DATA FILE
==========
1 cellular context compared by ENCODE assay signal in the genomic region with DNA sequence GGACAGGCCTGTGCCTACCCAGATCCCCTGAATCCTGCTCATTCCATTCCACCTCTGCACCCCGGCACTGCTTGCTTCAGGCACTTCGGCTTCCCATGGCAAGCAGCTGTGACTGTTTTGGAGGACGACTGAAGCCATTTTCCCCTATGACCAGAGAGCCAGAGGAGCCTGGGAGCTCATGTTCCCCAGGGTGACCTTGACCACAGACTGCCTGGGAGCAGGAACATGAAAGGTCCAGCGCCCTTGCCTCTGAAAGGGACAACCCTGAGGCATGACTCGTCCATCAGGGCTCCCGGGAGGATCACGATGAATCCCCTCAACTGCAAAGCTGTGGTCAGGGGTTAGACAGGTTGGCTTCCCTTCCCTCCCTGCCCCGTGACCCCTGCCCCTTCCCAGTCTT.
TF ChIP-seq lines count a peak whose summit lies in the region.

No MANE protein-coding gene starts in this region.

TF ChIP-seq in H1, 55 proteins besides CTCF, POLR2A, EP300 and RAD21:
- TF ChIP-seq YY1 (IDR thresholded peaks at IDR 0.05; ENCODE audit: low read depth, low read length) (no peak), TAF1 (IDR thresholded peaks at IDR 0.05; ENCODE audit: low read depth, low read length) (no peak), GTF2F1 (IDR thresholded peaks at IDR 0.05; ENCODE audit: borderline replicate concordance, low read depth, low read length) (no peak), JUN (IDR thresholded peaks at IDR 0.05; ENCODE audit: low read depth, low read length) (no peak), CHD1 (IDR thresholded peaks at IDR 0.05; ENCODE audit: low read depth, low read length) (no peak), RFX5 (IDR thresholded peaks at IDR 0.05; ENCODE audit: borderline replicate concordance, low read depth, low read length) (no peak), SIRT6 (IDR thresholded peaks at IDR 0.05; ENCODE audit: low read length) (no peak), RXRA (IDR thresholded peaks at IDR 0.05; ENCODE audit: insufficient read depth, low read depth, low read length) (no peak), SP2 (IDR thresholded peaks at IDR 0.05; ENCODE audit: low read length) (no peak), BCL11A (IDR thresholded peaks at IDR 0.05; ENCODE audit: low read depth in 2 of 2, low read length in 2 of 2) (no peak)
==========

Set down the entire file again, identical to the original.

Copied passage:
1 cellular context compared by ENCODE assay signal in the genomic region with DNA sequence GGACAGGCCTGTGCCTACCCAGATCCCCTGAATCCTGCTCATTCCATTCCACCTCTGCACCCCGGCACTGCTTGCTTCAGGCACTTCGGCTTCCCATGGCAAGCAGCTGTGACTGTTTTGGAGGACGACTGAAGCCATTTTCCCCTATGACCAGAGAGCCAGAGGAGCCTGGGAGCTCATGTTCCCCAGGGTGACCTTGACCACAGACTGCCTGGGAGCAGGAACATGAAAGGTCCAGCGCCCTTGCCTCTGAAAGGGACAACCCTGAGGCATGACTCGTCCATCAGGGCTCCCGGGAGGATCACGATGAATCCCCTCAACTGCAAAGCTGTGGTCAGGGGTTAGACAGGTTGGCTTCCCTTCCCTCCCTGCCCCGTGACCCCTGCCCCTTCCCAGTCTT.
TF ChIP-seq lines count a peak whose summit lies in the region.

No MANE protein-coding gene starts in this region.

TF ChIP-seq in H1, 55 proteins besides CTCF, POLR2A, EP300 and RAD21:
- TF ChIP-seq YY1 (IDR thresholded peaks at IDR 0.05; ENCODE audit: low read depth, low read length) (no peak), TAF1 (IDR thresholded peaks at IDR 0.05; ENCODE audit: low read depth, low read length) (no peak), GTF2F1 (IDR thresholded peaks at IDR 0.05; ENCODE audit: borderline replicate concordance, low read depth, low read length) (no peak), JUN (IDR thresholded peaks at IDR 0.05; ENCODE audit: low read depth, low read length) (no peak), CHD1 (IDR thresholded peaks at IDR 0.05; ENCODE audit: low read depth, low read length) (no peak), RFX5 (IDR thresholded peaks at IDR 0.05; ENCODE audit: borderline replicate concordance, low read depth, low read length) (no peak), SIRT6 (IDR thresholded peaks at IDR 0.05; ENCODE audit: low read length) (no peak), RXRA (IDR thresholded peaks at IDR 0.05; ENCODE audit: insufficient read depth, low read depth, low read length) (no peak), SP2 (IDR thresholded peaks at IDR 0.05; ENCODE audit: low read length) (no peak), BCL11A (IDR thresholded peaks at IDR 0.05; ENCODE audit: low read depth in 2 of 2, low read length in 2 of 2) (no peak)